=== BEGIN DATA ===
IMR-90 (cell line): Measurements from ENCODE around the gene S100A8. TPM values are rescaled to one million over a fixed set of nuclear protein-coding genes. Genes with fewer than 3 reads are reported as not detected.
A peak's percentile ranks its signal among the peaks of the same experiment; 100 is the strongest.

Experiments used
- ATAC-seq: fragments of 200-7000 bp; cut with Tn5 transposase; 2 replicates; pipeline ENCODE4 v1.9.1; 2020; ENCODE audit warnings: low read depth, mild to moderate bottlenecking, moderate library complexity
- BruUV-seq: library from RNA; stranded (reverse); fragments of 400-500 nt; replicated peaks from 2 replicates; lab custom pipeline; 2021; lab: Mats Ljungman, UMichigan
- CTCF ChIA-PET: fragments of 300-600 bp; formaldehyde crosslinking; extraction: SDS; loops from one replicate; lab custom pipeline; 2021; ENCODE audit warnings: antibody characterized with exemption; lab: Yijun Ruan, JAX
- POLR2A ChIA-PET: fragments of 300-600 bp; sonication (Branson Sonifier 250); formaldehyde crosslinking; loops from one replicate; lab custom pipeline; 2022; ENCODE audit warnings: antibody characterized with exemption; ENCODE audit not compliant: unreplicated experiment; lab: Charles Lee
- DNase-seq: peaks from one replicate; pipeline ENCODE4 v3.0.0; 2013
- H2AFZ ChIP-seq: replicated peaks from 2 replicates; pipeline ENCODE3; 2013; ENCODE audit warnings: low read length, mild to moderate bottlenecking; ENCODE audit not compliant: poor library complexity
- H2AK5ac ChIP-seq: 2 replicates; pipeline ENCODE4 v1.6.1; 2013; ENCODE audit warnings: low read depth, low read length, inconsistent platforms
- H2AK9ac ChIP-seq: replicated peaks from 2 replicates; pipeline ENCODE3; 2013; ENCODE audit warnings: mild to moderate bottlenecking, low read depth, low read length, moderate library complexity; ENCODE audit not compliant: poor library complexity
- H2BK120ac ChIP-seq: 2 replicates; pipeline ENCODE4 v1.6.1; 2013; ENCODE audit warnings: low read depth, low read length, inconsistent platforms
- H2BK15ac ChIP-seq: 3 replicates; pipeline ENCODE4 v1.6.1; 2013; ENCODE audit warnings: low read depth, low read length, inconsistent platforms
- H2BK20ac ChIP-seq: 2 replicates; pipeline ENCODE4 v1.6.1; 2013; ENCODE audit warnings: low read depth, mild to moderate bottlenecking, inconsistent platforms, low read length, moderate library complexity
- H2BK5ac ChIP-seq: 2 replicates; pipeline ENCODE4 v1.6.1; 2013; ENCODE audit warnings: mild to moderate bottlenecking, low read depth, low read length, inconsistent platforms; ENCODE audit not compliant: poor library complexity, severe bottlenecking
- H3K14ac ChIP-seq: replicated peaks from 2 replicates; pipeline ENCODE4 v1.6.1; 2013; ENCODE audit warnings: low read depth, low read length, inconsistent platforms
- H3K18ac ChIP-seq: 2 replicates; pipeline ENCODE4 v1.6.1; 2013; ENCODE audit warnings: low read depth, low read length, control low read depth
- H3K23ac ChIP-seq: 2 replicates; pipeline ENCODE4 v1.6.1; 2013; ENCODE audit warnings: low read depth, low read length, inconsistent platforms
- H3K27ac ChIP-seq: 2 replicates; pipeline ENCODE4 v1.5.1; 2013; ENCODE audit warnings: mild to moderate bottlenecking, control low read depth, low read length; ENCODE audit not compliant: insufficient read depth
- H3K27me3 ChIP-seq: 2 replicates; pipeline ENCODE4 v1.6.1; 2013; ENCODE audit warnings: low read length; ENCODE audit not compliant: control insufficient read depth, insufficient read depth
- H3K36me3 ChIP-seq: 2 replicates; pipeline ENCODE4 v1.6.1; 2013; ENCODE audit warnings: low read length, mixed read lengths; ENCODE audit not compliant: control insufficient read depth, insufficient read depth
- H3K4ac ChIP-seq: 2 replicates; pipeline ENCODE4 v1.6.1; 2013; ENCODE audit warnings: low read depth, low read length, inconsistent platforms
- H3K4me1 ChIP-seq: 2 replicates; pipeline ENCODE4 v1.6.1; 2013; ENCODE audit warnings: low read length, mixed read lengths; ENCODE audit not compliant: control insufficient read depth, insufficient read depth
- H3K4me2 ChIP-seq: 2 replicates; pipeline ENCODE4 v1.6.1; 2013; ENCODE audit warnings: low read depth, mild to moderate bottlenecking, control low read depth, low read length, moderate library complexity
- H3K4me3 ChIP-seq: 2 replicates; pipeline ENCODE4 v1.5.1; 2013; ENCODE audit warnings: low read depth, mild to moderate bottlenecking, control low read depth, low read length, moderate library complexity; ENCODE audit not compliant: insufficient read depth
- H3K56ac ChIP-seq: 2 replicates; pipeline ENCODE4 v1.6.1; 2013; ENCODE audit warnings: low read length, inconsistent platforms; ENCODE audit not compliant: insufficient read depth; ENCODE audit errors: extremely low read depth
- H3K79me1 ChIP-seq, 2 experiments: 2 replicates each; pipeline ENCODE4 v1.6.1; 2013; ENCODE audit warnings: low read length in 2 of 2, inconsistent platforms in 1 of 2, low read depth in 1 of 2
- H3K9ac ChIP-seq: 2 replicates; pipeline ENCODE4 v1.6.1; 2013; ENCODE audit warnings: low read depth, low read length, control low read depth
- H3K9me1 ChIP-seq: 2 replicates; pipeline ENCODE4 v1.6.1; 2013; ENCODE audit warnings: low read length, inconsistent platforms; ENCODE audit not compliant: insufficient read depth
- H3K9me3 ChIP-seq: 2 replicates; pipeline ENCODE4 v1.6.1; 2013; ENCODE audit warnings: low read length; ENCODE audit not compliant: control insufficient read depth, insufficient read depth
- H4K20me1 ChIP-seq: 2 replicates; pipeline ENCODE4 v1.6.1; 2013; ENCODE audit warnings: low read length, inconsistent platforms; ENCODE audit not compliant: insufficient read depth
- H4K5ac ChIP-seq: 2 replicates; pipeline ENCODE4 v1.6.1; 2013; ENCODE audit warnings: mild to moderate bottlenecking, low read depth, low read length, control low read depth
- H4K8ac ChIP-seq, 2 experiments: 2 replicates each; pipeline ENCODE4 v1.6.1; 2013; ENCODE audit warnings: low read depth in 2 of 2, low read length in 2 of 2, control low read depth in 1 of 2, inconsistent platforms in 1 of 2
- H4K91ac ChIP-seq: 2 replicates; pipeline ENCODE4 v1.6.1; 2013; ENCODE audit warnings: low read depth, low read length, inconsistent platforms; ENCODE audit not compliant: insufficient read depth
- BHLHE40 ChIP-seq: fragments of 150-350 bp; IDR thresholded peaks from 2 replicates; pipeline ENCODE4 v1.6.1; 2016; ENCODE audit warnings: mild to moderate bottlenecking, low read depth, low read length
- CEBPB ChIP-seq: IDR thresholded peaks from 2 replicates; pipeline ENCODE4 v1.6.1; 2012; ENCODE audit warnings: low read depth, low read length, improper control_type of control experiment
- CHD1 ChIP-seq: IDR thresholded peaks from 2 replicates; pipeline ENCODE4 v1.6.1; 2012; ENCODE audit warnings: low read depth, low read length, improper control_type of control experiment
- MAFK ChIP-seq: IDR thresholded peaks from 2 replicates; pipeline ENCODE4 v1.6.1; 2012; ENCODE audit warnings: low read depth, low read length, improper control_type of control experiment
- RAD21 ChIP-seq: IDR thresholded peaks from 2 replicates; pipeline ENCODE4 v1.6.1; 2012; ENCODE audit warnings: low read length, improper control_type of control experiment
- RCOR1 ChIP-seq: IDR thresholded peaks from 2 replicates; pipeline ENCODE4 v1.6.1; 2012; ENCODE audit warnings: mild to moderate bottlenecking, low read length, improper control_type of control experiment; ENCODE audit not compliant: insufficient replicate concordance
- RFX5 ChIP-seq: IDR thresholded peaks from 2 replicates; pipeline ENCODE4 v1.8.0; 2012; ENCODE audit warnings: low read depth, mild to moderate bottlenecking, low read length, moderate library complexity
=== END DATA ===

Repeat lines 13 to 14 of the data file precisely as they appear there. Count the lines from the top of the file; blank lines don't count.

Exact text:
- H2BK15ac ChIP-seq: 3 replicates; pipeline ENCODE4 v1.6.1; 2013; ENCODE audit warnings: low read depth, low read length, inconsistent platforms
- H2BK20ac ChIP-seq: 2 replicates; pipeline ENCODE4 v1.6.1; 2013; ENCODE audit warnings: low read depth, mild to moderate bottlenecking, inconsistent platforms, low read length, moderate library complexity